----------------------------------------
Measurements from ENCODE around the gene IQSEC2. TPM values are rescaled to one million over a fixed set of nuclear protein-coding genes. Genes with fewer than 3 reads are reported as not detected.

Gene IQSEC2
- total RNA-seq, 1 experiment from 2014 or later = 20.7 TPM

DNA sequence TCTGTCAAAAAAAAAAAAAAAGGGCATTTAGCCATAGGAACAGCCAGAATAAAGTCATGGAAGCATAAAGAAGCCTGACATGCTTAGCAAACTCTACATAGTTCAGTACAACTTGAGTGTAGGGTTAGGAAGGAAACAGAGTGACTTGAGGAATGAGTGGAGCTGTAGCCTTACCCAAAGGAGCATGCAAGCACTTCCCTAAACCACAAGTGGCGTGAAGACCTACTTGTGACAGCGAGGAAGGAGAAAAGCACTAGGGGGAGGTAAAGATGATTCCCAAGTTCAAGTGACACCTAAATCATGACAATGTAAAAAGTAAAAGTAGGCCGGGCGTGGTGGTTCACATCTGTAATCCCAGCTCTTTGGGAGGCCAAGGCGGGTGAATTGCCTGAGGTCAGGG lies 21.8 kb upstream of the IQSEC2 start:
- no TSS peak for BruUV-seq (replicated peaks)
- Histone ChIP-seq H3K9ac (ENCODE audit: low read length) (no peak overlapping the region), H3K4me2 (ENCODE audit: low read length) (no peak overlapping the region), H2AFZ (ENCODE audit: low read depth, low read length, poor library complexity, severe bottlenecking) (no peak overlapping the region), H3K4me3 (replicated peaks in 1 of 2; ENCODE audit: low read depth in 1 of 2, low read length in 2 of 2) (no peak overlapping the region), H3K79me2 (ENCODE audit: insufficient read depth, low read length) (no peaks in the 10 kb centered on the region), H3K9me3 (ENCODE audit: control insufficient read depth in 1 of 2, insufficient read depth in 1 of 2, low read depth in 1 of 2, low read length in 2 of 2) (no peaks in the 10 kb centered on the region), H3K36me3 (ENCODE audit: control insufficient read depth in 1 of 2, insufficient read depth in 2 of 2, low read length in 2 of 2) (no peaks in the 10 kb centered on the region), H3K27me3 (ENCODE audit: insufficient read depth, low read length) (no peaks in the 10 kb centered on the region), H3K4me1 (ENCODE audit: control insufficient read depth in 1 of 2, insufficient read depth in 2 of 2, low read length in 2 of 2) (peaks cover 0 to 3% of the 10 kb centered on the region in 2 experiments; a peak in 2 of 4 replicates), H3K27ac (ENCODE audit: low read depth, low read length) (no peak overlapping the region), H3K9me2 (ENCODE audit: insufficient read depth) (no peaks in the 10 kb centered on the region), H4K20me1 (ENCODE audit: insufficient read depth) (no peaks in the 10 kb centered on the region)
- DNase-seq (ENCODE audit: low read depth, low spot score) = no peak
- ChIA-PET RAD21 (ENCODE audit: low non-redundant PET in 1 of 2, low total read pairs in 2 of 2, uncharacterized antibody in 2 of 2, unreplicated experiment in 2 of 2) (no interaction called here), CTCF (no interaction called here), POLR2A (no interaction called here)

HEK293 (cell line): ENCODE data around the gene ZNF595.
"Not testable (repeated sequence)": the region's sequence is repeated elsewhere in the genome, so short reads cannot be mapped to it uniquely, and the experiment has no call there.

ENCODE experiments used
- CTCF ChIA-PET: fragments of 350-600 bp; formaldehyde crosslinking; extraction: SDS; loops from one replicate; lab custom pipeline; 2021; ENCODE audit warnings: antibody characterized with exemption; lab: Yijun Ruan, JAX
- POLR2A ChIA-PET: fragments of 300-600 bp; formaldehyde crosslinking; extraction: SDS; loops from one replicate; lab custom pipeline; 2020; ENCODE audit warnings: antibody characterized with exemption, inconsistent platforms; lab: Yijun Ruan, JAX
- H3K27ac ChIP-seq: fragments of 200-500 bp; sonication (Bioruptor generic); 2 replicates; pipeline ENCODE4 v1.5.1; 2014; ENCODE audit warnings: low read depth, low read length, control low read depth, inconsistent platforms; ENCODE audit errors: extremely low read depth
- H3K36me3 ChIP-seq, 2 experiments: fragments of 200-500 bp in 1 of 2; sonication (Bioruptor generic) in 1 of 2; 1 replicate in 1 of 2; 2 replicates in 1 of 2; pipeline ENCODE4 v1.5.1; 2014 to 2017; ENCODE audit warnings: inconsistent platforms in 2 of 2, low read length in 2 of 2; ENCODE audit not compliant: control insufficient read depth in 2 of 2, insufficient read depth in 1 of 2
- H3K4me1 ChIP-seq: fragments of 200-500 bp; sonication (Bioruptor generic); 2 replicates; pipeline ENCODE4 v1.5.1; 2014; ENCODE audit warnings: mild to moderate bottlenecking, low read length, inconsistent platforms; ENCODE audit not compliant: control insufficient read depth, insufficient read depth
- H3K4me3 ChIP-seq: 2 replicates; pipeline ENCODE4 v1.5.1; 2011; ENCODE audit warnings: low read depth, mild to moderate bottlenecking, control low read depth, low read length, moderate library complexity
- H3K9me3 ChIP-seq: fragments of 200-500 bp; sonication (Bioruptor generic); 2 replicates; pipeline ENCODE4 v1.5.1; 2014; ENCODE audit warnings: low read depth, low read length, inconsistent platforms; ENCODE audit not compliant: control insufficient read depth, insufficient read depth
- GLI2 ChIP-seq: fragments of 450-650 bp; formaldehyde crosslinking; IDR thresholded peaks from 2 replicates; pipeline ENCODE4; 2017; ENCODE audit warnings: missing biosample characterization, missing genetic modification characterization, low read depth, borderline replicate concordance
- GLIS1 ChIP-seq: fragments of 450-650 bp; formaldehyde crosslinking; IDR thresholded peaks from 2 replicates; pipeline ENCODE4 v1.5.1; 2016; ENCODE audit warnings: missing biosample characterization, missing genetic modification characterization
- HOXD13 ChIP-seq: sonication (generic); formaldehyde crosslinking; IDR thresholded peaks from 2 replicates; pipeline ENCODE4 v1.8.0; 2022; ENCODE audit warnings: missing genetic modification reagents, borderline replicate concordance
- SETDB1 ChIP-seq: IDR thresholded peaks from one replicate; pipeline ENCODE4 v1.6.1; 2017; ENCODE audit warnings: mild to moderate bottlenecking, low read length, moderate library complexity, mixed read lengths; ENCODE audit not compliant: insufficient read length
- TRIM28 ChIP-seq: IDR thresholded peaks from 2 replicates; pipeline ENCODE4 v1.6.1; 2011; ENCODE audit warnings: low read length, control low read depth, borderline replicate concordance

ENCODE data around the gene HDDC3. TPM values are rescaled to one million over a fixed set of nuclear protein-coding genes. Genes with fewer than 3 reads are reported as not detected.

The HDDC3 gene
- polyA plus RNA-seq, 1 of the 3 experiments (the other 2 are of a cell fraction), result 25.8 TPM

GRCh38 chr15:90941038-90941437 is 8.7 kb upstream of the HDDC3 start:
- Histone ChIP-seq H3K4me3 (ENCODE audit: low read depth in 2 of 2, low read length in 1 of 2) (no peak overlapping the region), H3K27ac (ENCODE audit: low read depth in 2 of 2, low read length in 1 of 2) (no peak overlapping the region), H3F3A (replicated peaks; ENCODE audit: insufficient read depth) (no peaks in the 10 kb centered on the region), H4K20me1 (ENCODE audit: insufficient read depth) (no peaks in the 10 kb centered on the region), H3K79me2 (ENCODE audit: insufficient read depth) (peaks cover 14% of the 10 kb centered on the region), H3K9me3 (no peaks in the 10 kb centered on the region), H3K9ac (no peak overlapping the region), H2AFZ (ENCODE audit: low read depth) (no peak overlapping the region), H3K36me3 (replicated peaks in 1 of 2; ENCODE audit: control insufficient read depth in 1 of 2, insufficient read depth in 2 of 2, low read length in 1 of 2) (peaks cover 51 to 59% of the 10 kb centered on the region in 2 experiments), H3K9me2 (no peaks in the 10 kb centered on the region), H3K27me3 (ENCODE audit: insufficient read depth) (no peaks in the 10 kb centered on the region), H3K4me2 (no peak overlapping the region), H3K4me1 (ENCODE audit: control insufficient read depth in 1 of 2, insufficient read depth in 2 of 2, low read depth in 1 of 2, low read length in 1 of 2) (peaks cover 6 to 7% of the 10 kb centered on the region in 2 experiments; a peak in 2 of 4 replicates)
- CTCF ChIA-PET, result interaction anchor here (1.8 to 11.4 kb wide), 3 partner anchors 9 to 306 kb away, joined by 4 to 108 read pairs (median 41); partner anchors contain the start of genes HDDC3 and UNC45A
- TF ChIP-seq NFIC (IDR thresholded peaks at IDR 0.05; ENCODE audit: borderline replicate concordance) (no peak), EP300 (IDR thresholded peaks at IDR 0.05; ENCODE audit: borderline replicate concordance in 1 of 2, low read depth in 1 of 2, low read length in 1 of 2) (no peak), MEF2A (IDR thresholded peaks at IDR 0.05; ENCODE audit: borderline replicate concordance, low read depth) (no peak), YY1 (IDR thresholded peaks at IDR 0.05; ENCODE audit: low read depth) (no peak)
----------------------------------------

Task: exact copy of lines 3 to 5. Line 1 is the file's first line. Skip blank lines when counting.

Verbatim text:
- total RNA-seq, 1 experiment from 2014 or later = 20.7 TPM

DNA sequence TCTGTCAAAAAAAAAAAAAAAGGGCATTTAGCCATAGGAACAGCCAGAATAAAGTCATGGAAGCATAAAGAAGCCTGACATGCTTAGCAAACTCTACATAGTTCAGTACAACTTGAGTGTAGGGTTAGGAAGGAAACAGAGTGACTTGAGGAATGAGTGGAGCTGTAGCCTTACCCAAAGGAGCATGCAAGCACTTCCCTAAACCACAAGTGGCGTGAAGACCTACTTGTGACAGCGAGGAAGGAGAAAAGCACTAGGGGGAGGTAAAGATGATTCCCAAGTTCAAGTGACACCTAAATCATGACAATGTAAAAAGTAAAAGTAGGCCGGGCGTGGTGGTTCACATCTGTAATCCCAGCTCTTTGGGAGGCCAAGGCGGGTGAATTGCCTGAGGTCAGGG lies 21.8 kb upstream of the IQSEC2 start:
- no TSS peak for BruUV-seq (replicated peaks)